I don’t want to make this too theoretical or abstract. By love, I mean the whole range of things we do to show care for others, not attraction or romance. By truth I mean the opposite of lies, deception and cover-ups, especially having to do with what we tell ourselves and others. So here’s a story about love and truth.
I remember working with someone who had developed a deep conflict with her manager regarding working styles. They’d known each other for years, but something had changed in their once close relationship. Now judgments and contempt and angry exchanges had settled in. Neither could find a way to reclaim the rapport they’d once enjoyed. Their well intended efforts to share feedback and to take it in no longer worked. They seemed to have grown in different directions over time and had come, somehow, to mistrust one another in a core way.
During a conversation my client asked me point blank whether she should leave her job. As a coach, most often I will avoid answering that question like the plague. It belongs to the client, not me, to make such an important choice — although I will certainly help any client reflect deeply on whatever uncomfortable challenge the person is facing. But this time my client was in genuine anguish and after many conversations with the manager and with me seemed deeply stuck. She was in some kind of cul-de-sac and had been for months, torn over loyalty to a faded friendship that was not coming back and to a work partnership that had become seriously acrimonious. So I gave my client my take — yes, she should leave, and right away to avoid the possibility of being fired — my truth about where she stood and how to get out of the dilemma. I didn’t mince words about her options and I shared some thoughts on how she hadn’t been taking very good care of herself. I was not trying to be especially compassionate. It just seemed I needed to be an honest messenger that day in the face of suffering.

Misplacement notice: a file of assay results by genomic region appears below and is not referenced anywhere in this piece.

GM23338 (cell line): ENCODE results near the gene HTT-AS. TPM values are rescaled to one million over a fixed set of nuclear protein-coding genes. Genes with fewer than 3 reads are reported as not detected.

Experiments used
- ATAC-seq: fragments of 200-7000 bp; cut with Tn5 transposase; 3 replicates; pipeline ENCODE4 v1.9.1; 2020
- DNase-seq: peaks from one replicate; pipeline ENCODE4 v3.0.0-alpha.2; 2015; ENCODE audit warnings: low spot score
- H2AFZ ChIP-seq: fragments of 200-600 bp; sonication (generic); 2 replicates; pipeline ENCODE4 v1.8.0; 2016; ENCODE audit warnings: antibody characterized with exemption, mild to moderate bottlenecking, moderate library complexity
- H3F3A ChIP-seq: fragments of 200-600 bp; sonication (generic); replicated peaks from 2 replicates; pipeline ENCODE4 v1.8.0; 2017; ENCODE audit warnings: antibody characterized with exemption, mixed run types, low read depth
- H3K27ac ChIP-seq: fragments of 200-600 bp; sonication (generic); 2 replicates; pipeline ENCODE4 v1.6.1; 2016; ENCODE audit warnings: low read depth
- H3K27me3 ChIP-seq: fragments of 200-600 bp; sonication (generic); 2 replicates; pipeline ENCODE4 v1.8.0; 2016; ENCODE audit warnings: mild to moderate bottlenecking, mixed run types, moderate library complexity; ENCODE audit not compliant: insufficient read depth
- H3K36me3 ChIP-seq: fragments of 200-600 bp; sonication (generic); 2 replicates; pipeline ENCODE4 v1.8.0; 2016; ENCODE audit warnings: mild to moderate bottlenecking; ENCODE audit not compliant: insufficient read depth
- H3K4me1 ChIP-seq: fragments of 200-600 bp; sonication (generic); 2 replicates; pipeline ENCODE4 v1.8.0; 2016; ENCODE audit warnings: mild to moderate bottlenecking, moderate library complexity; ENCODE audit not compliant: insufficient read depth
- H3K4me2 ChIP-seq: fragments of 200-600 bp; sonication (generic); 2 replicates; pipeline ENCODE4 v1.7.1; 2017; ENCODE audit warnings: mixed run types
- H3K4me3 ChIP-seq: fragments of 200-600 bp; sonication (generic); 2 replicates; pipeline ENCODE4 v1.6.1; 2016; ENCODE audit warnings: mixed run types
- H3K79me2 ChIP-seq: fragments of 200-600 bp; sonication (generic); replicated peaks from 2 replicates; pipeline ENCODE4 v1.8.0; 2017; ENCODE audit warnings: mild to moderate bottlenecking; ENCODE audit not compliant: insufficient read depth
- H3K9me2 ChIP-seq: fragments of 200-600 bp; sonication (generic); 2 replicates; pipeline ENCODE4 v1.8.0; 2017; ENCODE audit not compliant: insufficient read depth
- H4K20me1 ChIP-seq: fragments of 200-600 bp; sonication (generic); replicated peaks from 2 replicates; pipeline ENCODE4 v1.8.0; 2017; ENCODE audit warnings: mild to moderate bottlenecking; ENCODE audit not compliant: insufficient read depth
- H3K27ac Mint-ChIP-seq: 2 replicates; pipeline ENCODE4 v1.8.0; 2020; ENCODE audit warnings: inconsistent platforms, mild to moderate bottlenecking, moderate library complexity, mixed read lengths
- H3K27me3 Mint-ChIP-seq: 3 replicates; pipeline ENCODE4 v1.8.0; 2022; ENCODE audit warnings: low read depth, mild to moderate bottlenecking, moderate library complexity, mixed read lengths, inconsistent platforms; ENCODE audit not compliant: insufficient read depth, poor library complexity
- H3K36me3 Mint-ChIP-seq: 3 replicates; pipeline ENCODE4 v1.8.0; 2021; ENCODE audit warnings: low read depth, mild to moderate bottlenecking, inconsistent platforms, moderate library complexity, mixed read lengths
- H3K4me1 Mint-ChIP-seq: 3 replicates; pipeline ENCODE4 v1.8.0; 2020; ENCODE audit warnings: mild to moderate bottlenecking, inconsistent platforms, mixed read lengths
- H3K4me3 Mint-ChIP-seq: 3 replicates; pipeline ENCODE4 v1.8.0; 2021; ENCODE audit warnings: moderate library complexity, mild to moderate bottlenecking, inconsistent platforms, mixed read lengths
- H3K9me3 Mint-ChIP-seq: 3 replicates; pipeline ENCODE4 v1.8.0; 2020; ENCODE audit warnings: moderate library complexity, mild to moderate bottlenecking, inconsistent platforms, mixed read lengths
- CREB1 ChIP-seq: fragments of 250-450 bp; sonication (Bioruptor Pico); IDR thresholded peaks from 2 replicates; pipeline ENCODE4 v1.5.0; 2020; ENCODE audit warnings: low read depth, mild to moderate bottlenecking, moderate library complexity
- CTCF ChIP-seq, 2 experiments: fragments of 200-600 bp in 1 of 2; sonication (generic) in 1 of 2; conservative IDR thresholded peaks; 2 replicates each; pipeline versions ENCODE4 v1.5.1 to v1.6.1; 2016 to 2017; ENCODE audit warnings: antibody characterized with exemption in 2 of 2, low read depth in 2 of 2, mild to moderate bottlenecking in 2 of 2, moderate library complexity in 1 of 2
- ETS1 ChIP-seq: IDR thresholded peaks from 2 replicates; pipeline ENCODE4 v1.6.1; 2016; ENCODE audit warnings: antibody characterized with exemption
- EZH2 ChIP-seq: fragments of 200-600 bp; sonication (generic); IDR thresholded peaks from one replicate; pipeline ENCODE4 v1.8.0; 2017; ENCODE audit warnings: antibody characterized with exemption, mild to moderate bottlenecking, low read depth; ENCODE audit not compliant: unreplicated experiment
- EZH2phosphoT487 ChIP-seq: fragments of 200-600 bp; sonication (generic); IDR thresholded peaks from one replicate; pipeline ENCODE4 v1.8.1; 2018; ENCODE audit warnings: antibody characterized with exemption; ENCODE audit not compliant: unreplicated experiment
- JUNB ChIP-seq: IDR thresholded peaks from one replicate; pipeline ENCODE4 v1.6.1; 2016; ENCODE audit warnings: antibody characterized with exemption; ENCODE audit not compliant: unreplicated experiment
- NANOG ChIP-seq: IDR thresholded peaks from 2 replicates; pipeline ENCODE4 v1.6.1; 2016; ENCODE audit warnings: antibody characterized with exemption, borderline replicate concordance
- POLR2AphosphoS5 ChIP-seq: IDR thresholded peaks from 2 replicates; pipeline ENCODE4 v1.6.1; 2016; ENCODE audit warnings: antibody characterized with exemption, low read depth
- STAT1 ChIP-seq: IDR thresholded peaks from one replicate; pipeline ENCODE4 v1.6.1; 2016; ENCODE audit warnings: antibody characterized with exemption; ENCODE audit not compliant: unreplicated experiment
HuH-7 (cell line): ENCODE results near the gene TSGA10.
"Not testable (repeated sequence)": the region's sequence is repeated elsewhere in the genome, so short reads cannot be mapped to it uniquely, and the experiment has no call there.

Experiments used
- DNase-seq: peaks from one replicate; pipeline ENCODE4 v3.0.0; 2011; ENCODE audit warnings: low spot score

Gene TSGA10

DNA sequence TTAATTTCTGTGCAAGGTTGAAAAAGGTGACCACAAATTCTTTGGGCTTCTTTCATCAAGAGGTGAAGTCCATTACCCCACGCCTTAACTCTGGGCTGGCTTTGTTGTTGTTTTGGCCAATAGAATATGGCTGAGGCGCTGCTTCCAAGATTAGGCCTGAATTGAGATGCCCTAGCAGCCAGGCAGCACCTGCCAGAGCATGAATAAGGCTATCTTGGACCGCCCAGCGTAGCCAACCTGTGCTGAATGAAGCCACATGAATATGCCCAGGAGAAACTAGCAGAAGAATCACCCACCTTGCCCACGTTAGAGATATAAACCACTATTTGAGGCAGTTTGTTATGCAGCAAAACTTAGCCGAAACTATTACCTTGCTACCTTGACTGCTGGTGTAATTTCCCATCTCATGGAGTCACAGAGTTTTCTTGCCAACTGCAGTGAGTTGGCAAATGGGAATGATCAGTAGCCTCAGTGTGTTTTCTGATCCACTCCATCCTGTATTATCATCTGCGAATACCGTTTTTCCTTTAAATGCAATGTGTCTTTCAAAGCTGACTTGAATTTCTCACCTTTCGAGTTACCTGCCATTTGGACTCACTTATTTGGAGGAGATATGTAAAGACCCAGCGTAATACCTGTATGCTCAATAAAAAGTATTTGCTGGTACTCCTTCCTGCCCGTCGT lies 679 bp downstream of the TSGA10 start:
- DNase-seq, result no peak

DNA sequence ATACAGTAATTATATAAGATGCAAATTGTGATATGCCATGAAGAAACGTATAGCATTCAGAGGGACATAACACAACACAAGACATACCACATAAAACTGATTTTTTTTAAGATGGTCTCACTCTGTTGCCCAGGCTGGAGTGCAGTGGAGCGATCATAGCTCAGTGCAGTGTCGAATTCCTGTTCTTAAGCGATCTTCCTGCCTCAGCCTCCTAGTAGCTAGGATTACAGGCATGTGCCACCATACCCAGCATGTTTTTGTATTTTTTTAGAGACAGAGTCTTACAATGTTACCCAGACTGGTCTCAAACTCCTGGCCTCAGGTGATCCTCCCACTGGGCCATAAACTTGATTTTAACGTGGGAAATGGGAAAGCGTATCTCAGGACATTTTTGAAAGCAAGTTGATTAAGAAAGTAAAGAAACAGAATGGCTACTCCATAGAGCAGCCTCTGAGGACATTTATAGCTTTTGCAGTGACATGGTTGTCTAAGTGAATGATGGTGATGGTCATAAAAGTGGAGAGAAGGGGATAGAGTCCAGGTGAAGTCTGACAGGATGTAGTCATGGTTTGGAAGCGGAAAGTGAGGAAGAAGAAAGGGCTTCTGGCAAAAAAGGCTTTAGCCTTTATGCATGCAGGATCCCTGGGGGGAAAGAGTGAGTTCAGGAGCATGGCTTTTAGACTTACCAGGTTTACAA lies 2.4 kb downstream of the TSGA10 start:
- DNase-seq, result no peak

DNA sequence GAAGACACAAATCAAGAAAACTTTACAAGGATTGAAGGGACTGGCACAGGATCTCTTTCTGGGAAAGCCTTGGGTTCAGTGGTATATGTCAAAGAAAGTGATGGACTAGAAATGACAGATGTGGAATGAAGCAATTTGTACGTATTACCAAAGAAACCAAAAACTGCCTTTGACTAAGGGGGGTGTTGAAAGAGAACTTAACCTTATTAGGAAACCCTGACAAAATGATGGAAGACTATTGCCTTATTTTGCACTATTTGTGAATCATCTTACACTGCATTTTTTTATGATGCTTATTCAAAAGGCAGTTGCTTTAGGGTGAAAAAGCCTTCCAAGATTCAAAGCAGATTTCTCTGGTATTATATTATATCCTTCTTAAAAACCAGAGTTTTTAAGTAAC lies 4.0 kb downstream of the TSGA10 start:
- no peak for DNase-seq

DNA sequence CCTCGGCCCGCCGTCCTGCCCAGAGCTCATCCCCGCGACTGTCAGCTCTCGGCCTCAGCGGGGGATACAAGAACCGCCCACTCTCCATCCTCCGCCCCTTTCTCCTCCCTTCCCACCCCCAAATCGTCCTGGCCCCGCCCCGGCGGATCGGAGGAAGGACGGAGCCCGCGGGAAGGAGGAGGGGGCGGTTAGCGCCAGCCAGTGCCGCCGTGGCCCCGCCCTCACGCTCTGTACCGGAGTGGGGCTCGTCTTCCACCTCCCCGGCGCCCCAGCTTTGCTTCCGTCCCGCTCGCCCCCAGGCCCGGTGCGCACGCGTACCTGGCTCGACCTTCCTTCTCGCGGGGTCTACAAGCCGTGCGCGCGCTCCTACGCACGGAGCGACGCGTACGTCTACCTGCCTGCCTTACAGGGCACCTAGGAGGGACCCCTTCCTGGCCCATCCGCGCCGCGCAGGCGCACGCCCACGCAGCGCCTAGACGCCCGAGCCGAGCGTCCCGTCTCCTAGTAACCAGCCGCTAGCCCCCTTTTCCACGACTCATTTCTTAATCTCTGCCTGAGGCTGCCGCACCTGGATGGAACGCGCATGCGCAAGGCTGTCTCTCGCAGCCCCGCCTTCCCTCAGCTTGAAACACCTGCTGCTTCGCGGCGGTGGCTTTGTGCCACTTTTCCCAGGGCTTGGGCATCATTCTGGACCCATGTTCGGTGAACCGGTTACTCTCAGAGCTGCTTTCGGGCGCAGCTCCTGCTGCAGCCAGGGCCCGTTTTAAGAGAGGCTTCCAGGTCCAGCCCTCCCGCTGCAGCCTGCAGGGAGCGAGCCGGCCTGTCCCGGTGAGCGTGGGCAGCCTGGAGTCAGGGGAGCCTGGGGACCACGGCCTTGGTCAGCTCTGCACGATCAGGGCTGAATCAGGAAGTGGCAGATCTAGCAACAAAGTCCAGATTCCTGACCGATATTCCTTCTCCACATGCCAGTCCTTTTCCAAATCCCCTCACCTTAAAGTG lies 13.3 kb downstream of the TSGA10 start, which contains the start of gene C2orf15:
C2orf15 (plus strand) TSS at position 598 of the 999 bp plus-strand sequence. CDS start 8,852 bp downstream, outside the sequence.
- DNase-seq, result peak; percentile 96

As I explained my thoughts, a wave of relief appeared to pass over her. She thanked me. That afternoon she told her manager she intended to leave and proposed a timeline that would give her a reasonable period to look for another job and for the manager to set up recruitment for a replacement. A few months later, I received an email from my client. “I am grateful that you were honest with me and told me the truth,” she wrote. I am working for the ___________ Agency now and I am so much happier. I feel appreciated for the first time in years.”
Maybe my being so direct and telling her she should leave would violate some coaching ethic. I don’t know. What I do know is that sometimes if you do care about another person — your friend, your client, your partner — the thing you feel you must do is tell the truth. In such circumstances, truth and love merge and become identical and undeniable. It’s not about getting your own perspective off your chest, or compensating for your own feelings (of guilt or insecurity, for example). Instead, it’s just something that springs from the heart so obviously that whatever risk might be involved, or judgment, it is transcended by doing the meaningful thing. That’s the way it felt to me, bringing the need to drop my usual kind of improvisational coaching jazz in favor of playing a straight melody line.
I know I have to be careful. There are boundaries and they mean something. But I’ve never been good at coloring entirely within the lines.